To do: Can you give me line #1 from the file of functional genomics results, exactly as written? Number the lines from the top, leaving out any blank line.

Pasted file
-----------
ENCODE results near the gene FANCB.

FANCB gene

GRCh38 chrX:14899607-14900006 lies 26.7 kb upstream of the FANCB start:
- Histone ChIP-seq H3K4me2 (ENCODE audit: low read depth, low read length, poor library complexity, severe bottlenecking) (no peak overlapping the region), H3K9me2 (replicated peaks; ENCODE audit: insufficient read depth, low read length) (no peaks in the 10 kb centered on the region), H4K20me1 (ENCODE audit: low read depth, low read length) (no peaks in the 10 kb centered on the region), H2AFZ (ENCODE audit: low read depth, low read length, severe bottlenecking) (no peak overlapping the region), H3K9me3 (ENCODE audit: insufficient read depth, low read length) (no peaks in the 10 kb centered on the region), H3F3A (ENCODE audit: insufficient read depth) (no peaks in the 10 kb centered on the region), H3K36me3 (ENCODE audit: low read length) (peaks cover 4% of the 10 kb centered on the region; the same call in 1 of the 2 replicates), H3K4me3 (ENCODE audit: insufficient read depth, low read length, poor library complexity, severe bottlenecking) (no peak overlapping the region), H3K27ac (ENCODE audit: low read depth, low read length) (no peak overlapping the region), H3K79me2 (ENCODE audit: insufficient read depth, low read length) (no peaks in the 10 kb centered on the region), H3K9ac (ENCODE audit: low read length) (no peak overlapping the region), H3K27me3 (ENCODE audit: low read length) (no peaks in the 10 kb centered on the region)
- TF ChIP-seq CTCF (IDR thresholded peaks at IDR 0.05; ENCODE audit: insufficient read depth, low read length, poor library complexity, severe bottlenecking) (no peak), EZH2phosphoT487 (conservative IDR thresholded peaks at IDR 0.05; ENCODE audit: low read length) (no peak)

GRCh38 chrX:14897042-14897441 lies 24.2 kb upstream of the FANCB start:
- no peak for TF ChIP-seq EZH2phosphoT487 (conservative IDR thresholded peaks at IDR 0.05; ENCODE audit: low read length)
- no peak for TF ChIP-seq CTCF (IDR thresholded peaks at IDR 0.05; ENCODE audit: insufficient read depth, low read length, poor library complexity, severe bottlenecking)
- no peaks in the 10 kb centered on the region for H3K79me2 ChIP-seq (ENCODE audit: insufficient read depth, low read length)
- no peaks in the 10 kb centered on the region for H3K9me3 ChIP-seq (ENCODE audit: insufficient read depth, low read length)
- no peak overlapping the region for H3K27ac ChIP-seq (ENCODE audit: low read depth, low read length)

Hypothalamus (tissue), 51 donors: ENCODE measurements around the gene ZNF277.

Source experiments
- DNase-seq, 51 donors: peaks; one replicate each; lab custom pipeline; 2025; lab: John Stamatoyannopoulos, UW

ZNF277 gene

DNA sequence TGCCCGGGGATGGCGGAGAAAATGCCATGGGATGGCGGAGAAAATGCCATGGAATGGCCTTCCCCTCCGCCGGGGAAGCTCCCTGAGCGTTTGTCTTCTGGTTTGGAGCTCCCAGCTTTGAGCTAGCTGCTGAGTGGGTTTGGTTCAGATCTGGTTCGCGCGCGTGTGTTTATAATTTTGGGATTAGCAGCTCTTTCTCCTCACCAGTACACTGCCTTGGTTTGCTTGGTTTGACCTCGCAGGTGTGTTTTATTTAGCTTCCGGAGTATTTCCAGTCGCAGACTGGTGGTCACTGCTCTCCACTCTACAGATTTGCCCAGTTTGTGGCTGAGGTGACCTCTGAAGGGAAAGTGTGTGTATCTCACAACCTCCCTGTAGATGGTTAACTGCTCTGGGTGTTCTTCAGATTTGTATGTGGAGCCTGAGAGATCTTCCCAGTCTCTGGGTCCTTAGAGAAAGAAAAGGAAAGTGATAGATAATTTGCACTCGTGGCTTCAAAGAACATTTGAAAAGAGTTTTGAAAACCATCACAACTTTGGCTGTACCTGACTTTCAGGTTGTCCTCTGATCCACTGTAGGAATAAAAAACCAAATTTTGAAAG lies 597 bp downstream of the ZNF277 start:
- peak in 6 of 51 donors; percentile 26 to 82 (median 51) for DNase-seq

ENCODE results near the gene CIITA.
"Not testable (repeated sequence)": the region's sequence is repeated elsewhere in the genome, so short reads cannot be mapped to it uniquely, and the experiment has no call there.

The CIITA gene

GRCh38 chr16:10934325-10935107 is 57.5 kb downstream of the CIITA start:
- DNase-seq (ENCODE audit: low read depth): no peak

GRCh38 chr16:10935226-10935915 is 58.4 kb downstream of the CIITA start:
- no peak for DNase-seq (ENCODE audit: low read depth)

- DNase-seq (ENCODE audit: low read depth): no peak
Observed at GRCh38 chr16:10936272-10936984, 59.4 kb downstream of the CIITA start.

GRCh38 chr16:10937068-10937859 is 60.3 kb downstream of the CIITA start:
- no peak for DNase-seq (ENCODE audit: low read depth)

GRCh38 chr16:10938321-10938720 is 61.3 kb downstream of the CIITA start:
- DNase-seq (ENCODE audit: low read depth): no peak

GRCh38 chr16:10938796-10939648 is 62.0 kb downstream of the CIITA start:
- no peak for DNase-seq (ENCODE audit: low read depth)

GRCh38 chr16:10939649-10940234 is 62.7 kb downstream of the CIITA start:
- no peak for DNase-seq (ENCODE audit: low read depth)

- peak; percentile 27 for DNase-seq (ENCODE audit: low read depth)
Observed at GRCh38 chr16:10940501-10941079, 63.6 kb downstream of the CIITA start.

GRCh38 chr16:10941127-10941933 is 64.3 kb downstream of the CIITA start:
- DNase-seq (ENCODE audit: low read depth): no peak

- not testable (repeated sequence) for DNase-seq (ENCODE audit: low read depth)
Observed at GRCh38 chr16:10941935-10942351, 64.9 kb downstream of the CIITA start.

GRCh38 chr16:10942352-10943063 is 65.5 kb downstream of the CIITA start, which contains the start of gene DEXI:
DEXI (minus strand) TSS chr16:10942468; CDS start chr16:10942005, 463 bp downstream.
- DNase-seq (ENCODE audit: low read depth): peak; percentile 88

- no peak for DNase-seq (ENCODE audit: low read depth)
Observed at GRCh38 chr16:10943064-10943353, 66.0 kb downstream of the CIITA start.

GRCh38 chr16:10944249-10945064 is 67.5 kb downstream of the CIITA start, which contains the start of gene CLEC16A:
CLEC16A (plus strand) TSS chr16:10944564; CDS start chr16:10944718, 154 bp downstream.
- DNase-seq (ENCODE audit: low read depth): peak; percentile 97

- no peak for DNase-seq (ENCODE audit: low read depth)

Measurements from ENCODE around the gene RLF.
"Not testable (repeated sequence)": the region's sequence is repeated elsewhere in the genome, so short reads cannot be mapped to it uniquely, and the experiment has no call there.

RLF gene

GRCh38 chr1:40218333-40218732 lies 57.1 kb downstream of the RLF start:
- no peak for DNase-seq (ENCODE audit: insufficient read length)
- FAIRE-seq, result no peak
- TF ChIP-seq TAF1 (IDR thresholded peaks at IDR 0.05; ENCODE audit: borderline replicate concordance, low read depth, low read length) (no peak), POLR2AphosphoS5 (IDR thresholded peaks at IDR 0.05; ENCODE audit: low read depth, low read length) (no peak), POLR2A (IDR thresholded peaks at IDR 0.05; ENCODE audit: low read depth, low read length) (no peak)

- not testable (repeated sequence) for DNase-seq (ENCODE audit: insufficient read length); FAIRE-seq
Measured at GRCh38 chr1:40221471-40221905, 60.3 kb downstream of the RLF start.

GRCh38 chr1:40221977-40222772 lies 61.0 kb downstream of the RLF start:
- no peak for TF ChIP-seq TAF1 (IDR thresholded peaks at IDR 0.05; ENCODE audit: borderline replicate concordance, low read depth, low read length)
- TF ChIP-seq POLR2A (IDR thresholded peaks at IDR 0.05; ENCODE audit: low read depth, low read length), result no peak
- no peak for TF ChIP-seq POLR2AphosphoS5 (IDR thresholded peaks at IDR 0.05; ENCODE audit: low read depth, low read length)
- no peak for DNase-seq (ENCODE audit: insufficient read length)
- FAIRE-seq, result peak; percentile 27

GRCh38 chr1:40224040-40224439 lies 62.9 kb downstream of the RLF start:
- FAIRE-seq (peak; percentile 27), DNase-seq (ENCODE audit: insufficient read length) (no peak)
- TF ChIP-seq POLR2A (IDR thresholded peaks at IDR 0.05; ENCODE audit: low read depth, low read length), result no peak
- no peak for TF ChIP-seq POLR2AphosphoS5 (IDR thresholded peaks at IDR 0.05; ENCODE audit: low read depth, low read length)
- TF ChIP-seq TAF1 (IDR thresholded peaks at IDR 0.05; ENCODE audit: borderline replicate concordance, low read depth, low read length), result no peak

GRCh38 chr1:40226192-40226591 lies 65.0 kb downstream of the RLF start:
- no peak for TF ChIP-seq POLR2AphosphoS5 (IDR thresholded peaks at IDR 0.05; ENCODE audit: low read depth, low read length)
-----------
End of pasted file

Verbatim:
ENCODE results near the gene FANCB.